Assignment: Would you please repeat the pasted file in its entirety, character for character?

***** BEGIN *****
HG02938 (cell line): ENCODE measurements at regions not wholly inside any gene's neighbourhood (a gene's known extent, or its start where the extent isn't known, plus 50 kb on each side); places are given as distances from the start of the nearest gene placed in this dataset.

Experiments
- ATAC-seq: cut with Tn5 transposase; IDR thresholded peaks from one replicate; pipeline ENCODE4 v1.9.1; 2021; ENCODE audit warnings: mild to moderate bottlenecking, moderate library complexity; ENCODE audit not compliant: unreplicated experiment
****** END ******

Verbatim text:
HG02938 (cell line): ENCODE measurements at regions not wholly inside any gene's neighbourhood (a gene's known extent, or its start where the extent isn't known, plus 50 kb on each side); places are given as distances from the start of the nearest gene placed in this dataset.

Experiments
- ATAC-seq: cut with Tn5 transposase; IDR thresholded peaks from one replicate; pipeline ENCODE4 v1.9.1; 2021; ENCODE audit warnings: mild to moderate bottlenecking, moderate library complexity; ENCODE audit not compliant: unreplicated experiment